The dog-friendly taproom has free popcorn and a library of old VHS tapes that they will happily play on the TV over the bar. A couple of patrons had just started The Little Mermaid when I came in. They also have a rack of menus if you want to order in from the local restaurants (a rib joint nearby looked like a good bet), and board games for all ages.

With a minor-league ball park a block away and easy access on Metra, I might make a day of it in Joliet at some point. Elder Brewing will be on the agenda.

Beer garden? Yes
Dogs OK? Yes
Televisions? One, avoidable
Serves food? Only popcorn (free!)
Would hang out with a book? Yes
Would hang out with friends? Yes
Would go back? Yes

Imperial Oak Brewing, Willow Springs

Welcome to stop #47 on the Brews and Choos project.

Brewery: Imperial Oak Brewing., 501 Willow Rd., Willow Springs
Train line: Heritage Corridor, Willow Springs
Time from Chicago: 32 minutes (Zone D)
Distance from station: 100 m

It is very important to remember, if you plan to visit either of the breweries along Metra's Heritage Corridor line, that they run only three trains only from Chicago on weekday afternoons, and none to Chicago. So when I visited Imperial Oak Brewing yesterday, I took the first train towards Willow Springs, ensuring that I could get from Willow Springs to Joliet on either the second or third trains, and not have to figure out how to get home some other way. I didn't price a Lyft from Willow Springs to the next-nearest Metra station, but I imagine it would have cost quite a lot.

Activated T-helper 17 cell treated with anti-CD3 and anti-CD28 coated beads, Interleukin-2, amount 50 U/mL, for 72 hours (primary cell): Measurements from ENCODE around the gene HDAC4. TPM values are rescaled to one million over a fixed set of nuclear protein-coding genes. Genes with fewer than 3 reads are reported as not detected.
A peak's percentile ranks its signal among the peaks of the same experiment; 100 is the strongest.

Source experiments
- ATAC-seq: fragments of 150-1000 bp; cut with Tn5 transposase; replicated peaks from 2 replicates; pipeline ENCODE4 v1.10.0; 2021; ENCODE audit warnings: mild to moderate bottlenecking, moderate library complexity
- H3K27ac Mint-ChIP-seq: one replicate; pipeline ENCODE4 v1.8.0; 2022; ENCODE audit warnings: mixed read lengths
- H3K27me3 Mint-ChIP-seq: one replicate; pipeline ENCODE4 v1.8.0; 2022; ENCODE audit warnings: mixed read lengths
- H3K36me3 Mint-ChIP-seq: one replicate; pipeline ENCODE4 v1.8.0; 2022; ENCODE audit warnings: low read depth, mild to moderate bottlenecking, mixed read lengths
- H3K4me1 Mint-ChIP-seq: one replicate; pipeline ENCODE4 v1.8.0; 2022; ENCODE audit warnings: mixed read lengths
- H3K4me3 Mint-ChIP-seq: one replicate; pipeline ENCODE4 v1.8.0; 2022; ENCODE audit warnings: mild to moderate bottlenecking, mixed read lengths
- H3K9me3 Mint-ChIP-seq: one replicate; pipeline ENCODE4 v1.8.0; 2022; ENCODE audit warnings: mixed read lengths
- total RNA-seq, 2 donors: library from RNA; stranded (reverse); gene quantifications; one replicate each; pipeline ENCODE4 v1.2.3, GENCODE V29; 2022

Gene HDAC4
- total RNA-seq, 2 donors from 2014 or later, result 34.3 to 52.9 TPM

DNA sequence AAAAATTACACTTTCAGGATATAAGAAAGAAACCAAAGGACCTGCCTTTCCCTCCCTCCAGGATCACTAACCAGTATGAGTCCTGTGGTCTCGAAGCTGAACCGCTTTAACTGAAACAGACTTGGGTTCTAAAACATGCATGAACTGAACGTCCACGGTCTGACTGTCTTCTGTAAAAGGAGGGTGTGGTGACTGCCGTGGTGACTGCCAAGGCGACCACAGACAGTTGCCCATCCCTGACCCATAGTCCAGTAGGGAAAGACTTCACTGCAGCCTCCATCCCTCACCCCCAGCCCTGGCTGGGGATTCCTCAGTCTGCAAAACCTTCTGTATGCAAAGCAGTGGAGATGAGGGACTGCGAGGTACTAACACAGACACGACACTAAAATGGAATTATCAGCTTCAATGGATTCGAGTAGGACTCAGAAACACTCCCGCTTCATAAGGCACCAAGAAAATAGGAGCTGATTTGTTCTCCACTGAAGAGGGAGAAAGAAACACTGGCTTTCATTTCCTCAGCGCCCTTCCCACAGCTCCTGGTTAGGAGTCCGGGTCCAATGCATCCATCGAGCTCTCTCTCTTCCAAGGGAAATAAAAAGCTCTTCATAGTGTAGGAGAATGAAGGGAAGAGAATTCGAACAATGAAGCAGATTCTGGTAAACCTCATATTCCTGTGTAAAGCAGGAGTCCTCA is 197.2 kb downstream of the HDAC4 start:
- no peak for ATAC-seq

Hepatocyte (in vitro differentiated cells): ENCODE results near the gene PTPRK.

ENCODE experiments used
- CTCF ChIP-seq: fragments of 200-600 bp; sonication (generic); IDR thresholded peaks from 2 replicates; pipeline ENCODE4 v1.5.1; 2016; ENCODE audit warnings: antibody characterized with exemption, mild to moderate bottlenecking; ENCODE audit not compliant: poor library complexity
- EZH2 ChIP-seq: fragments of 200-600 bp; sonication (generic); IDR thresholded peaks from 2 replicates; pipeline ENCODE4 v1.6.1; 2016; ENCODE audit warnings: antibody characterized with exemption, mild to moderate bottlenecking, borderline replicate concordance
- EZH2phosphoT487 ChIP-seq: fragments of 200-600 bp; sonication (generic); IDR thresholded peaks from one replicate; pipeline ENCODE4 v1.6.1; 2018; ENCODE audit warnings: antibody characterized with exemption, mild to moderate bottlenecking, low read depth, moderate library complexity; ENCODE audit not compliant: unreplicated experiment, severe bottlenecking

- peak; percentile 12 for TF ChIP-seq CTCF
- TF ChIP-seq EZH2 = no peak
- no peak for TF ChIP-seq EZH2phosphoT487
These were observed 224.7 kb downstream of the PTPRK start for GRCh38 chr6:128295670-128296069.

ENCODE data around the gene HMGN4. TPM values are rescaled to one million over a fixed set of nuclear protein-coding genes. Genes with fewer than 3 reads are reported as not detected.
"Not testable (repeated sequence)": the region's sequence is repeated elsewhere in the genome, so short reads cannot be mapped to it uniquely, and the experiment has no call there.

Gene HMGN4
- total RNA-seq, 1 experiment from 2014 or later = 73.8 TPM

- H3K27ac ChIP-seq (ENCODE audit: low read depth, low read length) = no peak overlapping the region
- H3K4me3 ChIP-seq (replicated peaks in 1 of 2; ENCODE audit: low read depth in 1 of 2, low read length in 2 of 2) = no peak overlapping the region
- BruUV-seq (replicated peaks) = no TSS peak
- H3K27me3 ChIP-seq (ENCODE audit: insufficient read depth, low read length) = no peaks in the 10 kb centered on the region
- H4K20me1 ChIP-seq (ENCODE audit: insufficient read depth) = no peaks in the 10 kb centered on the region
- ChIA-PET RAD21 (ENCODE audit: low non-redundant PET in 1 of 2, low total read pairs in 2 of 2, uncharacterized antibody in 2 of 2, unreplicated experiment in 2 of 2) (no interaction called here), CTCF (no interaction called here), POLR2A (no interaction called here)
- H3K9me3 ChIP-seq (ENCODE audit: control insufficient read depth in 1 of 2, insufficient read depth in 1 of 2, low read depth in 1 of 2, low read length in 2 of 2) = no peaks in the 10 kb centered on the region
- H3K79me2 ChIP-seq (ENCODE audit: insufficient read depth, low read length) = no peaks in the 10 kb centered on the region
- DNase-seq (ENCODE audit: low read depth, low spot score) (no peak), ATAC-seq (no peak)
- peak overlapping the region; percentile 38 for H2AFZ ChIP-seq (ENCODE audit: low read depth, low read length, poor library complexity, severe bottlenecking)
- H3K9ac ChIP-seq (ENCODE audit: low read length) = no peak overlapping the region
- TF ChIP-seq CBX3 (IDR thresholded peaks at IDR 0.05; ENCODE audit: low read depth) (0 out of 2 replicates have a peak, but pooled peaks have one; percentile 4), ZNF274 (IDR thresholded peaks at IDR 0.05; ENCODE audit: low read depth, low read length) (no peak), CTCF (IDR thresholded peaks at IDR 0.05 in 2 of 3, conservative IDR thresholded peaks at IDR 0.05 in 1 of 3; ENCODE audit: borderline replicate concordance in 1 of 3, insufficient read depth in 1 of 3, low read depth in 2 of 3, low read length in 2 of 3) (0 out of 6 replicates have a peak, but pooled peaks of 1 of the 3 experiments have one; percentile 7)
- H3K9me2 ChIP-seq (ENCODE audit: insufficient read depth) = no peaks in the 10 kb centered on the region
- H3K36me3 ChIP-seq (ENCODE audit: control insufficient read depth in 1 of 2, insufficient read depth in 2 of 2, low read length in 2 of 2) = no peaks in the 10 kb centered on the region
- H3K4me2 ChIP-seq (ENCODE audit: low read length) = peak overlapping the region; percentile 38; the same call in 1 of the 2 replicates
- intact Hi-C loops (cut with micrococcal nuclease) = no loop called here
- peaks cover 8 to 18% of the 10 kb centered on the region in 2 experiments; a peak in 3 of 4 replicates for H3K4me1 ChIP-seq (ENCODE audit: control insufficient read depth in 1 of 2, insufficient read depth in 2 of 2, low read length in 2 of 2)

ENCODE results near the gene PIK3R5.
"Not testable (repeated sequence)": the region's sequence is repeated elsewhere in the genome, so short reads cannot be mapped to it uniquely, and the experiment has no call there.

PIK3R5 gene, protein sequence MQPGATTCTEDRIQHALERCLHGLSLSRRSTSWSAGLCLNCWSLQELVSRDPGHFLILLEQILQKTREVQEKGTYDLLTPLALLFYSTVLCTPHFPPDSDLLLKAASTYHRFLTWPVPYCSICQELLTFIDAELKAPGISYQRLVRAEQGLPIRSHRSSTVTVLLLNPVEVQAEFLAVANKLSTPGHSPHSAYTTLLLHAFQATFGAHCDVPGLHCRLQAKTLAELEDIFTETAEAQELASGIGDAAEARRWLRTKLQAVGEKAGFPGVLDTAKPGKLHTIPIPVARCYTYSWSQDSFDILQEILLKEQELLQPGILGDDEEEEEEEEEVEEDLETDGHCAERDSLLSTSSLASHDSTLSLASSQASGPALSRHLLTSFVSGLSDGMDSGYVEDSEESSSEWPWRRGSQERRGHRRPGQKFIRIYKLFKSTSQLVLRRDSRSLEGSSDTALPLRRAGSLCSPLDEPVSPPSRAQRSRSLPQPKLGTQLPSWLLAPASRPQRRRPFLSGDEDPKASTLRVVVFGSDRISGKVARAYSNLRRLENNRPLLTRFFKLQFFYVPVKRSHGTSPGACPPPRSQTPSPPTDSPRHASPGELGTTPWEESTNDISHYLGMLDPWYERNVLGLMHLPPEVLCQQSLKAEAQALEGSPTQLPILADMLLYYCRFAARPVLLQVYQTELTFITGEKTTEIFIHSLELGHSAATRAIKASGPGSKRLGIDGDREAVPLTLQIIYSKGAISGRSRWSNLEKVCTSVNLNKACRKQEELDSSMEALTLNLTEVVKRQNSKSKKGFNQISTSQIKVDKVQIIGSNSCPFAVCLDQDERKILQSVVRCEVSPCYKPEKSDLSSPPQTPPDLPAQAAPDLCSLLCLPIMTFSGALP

Once you get to Willow Springs, the first thing you see getting off the train will be the brewery, and its large and quiet patio. It felt a little like a country pub in England, surrounded by trees with almost no car traffic except for the few on the Willow Springs Road bridge overhead.

I tried four 5-ounce pours while sitting at one of those picnic tables with a book.

The 'Merica American Stout (center, 6.2%, 50 IBU) gave me some unexpected hoppiness, with good chocolate and caramel notes. I found it pretty bold for a stout, with a nice long finish. The Crank It Hop Citra-Mosaic IPA (right, 6%, 50 IBU) tasted excessively hoppy for my taste, but crisp and clean (and no caffeine!), and a good example of the style. The just-released Roundabout Hybrid Pale (left, 5.4%) was my favorite, with a good balance, some grapefruit notes from the Citra hops, and a crisp finish. I also tried the Udderly Black Milk Stout (not pictured; 5.3%, 20 IBU), which I found kind of bland after the hoppier guys I tried earlier. I did cleanse with potato chips and water, but the milk stout just didn't do it for me.

Beer garden? Yes
Dogs OK? Outside only
Televisions? Two at the bar, avoidable
Serves food? No, but food trucks stop by
Would hang out with a book? Yes
Would hang out with friends? Yes
Would go back? Yes